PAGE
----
Our Neanderthal DNA May Help Scientists Understand Depression And Addiction
Early human interbreeding had some lasting effects on our DNA
Around 60,000 years ago, modern humans left Africa to begin exploring other continents. Along the way they met other early humans, such as Neanderthals, and the different species periodically bred together. Scientists have known this for a few years—there’s evidence in our DNA, of which 1.5 to 4 percent in modern Europeans is Neanderthal (it’s even higher in people from other parts of the world–people from East Asia have 20 percent more Neanderthal DNA). But scientists never knew if those bits of genetic code had a lasting effect on our health. After analyzing specific parts of DNA in 28,000 people, a team led by researchers at Vanderbilt University discovered correlations between Neanderthal DNA and 12 different health conditions, including depression and disorders of the skin and blood. The researchers published their work today in the journal Science.
The researchers identified 135,000 alleles, or variations in the genetic code, that some modern humans had inherited from Neanderthals. They then correlated the presence of those variations to more than 1,500 medical conditions listed in the patients’ electronic medical records.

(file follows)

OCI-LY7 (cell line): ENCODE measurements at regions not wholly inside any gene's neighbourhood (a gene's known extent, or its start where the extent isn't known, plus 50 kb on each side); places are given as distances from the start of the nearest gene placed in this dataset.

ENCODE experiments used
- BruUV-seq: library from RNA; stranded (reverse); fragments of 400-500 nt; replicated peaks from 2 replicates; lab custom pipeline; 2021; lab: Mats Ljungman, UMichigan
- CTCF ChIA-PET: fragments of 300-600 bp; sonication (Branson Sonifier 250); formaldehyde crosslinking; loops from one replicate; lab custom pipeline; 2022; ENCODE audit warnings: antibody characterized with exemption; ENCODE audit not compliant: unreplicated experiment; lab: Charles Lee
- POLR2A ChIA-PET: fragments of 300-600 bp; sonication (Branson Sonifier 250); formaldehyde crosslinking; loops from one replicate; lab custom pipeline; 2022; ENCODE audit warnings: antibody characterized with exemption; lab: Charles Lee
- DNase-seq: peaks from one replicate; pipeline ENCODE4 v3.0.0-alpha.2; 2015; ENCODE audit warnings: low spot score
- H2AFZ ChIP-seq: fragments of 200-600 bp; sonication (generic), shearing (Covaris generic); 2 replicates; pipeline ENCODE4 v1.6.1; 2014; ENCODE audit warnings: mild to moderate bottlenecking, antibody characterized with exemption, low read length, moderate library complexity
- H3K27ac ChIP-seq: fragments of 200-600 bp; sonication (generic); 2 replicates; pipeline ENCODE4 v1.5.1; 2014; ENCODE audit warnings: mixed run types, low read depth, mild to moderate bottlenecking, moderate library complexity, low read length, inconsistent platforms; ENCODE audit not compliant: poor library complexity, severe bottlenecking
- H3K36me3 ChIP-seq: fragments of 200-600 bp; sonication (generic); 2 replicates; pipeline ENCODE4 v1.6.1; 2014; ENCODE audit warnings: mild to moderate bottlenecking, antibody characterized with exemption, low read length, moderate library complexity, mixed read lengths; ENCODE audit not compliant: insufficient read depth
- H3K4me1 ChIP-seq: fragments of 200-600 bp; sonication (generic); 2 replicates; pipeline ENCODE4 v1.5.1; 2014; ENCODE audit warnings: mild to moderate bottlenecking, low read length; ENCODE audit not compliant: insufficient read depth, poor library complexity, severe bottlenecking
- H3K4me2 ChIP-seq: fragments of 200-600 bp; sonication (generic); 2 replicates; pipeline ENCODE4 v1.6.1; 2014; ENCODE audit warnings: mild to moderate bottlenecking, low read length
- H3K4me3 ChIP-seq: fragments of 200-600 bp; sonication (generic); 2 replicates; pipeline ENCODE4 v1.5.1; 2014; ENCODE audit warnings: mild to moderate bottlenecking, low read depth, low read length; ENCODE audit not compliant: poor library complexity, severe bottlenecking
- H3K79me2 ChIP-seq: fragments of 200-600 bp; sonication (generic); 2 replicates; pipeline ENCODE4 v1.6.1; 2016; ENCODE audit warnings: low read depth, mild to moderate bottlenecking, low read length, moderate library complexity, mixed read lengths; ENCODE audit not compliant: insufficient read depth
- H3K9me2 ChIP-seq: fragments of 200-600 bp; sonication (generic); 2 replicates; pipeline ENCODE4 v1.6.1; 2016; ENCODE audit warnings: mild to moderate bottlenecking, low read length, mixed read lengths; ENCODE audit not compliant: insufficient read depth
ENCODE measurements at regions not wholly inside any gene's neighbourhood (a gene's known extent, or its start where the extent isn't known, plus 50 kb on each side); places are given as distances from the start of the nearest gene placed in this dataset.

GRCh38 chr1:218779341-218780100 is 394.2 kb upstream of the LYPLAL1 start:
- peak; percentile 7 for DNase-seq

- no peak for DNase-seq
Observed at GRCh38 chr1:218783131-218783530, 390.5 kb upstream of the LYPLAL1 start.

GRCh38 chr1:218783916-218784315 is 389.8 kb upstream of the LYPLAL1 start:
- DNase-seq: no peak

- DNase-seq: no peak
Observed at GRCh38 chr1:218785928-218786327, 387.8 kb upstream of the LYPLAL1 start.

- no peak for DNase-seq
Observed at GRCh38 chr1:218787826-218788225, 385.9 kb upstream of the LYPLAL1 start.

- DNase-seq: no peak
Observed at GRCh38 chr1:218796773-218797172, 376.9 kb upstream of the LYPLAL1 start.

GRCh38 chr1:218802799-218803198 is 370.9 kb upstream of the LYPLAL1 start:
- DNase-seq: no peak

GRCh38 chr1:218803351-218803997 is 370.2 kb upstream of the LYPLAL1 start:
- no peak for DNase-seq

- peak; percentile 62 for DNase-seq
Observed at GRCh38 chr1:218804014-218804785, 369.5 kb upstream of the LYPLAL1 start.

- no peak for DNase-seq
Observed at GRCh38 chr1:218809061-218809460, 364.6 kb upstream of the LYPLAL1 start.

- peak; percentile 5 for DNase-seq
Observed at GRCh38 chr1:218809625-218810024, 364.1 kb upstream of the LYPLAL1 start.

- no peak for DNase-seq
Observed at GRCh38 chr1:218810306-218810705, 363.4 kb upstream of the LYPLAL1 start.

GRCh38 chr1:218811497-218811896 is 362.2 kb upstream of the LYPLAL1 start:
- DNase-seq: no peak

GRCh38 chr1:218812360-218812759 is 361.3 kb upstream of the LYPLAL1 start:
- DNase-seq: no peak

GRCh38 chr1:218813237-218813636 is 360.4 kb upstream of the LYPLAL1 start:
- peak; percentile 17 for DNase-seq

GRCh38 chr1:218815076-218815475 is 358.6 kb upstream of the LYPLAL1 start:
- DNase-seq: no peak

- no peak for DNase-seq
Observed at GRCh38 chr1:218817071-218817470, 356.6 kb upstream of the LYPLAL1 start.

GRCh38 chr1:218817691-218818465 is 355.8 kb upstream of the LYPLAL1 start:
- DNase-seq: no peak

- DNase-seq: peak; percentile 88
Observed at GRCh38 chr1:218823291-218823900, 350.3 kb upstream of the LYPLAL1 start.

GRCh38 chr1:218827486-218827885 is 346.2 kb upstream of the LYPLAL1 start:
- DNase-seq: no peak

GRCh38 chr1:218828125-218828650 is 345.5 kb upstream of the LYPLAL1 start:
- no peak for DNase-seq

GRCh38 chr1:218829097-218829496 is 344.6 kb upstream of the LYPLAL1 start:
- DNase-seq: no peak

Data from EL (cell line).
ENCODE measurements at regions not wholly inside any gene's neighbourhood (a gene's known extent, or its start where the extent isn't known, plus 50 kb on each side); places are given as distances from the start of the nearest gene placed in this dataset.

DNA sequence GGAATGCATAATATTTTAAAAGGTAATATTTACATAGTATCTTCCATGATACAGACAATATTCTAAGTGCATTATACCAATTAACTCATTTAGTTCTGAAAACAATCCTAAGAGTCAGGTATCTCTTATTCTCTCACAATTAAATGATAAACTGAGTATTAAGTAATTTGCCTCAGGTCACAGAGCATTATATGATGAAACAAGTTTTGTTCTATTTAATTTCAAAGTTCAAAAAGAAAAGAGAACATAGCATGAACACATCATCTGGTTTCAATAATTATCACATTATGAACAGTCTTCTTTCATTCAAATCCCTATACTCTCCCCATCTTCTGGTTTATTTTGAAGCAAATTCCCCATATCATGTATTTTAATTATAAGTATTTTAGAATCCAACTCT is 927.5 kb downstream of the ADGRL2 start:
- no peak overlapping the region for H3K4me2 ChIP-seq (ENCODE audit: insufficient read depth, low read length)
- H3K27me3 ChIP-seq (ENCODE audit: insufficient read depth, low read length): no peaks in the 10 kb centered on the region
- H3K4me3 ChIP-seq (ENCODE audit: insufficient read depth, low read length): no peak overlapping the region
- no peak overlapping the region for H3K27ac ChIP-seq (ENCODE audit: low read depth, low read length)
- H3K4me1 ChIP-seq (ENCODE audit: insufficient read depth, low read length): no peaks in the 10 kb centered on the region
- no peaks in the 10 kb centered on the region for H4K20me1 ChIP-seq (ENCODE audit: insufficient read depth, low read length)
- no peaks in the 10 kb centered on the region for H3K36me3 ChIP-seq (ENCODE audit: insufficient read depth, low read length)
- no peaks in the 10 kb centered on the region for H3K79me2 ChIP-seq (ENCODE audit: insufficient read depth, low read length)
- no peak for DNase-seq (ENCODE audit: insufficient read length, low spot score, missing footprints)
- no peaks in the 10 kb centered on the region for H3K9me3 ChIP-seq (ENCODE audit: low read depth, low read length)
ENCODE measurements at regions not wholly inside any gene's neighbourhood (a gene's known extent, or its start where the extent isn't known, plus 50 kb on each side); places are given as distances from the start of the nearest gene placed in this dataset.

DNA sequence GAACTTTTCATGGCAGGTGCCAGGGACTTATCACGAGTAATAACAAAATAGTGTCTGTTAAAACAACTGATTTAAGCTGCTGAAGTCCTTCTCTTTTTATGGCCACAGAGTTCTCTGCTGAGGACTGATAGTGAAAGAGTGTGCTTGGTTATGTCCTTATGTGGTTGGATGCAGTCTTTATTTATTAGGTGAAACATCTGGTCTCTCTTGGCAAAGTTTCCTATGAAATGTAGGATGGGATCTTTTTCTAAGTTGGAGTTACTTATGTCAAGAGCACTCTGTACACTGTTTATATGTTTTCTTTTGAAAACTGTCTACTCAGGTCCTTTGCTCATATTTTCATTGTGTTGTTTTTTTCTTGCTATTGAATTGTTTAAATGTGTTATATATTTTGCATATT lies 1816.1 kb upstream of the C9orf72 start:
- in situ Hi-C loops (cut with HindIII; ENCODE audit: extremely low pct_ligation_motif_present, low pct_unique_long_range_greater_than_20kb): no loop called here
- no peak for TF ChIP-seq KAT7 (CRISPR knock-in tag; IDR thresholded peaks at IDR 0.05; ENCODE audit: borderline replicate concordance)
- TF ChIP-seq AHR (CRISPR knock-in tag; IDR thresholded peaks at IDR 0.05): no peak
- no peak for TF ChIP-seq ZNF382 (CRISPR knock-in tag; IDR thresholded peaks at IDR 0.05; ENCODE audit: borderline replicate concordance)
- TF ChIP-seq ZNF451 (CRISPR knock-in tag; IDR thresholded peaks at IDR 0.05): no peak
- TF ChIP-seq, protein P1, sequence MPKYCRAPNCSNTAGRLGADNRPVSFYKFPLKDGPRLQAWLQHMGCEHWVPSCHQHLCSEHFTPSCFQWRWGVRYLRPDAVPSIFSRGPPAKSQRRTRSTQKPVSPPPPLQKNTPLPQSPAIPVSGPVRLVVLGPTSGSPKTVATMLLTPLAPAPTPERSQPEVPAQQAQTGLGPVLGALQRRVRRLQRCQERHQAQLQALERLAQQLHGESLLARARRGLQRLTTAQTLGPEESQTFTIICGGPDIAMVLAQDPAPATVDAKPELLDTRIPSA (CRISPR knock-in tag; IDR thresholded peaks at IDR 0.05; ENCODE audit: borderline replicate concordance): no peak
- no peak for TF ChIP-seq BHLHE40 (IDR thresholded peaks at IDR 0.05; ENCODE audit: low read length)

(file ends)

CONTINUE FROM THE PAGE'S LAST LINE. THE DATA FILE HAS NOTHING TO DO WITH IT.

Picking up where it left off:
Neanderthal DNA was correlated with a higher incidence of depression, addiction to tobacco, skin lesions caused by the sun, a slower metabolism, too much blood clotting, and a mutation connected to Parkinson’s disease.
Clearly, these genetic variations aren’t helping us be healthier these days. But that might not have always been the case. Back when humans and Neanderthals were roaming around Europe together, faster blood clotting would have been essential to quickly close open wounds to stave off infection. A slower metabolism would have been useful when food was more scarce or lower in calories than we have now.
The findings show how much can be gleaned from a huge dataset like the one the researchers used. Of course, it wasn’t all easy—some of the medical entries didn’t fit the right format, and not all the patients had genetic information available as well. But as clinicians hammer out some of the issues with electronic medical records and genetic testing becomes more common, this type of dataset will surely improve in the future.
In upcoming studies the researchers hope to continue to identify inherited genes that provide the underpinnings for contemporary diseases. If scientists can better understand the diseases themselves, they may also be able to develop more effective treatments.
Correction 2/12/2016, 1:00 p.m.: This article previously stated that 1.5 to 4 percent of the DNA in both Europeans and Asians is Neanderthal. That is the correct percentage for Europeans, but it’s actually higher in Asians. It’s been corrected and we apologize for the error.